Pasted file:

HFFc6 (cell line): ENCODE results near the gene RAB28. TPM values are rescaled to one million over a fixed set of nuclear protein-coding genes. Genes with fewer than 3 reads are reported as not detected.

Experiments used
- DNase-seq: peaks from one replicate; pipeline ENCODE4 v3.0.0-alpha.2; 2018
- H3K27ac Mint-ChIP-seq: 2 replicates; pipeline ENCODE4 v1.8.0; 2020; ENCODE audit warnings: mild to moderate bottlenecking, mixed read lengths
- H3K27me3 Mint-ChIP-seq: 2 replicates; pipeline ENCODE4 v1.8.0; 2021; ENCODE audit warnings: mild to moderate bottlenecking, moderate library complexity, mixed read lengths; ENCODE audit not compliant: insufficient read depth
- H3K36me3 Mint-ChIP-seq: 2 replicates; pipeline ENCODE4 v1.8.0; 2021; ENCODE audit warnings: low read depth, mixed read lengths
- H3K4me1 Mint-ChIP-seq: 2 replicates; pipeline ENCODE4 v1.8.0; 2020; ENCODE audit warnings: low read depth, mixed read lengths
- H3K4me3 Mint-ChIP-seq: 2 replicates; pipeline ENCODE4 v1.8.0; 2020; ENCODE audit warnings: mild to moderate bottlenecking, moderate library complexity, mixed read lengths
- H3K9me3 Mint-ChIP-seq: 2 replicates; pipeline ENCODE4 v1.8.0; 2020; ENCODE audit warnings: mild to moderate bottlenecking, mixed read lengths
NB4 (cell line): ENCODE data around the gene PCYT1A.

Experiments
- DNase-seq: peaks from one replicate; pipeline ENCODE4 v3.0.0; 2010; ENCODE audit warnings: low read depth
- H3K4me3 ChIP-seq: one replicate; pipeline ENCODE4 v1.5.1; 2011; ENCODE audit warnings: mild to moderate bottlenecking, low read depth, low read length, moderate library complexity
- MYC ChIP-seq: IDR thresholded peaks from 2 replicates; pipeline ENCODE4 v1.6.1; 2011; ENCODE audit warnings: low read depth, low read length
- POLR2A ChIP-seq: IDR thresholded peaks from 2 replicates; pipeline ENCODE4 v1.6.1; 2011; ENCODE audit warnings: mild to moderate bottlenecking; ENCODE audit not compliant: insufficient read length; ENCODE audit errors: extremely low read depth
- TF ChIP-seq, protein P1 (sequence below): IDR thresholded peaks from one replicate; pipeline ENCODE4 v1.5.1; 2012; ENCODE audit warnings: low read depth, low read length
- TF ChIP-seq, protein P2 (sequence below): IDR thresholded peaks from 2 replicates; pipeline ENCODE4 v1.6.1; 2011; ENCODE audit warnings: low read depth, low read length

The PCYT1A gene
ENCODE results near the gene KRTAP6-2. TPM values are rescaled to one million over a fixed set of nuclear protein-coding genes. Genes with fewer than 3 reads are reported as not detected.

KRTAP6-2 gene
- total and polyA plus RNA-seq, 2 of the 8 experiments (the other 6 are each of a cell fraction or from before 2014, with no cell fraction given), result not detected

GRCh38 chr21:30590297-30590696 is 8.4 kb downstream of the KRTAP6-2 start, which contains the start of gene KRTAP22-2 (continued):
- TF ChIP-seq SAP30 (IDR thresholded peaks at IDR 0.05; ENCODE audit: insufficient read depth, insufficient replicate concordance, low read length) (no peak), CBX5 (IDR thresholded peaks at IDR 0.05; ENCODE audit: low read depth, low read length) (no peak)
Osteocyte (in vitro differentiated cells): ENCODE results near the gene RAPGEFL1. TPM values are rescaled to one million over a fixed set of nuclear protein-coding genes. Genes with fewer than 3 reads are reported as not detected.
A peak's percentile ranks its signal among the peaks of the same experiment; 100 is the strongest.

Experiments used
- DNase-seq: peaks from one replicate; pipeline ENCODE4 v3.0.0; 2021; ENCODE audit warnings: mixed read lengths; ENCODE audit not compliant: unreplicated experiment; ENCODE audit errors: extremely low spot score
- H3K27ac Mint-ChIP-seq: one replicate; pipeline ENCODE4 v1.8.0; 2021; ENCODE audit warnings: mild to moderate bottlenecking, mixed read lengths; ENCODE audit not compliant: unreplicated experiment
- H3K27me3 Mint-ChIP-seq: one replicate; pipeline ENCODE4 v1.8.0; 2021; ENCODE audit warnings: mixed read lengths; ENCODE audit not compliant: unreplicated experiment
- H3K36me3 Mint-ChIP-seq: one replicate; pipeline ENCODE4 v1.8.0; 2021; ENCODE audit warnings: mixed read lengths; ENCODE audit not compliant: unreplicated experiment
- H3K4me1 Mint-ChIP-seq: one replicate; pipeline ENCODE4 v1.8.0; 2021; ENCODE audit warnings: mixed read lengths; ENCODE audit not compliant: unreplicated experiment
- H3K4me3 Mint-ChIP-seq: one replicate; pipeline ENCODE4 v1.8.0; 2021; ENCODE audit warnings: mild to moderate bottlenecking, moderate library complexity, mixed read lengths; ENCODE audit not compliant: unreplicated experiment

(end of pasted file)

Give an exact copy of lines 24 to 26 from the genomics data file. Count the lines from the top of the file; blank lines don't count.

Osteocyte (in vitro differentiated cells): ENCODE results near the gene RAPGEFL1. TPM values are rescaled to one million over a fixed set of nuclear protein-coding genes. Genes with fewer than 3 reads are reported as not detected.
A peak's percentile ranks its signal among the peaks of the same experiment; 100 is the strongest.

Experiments used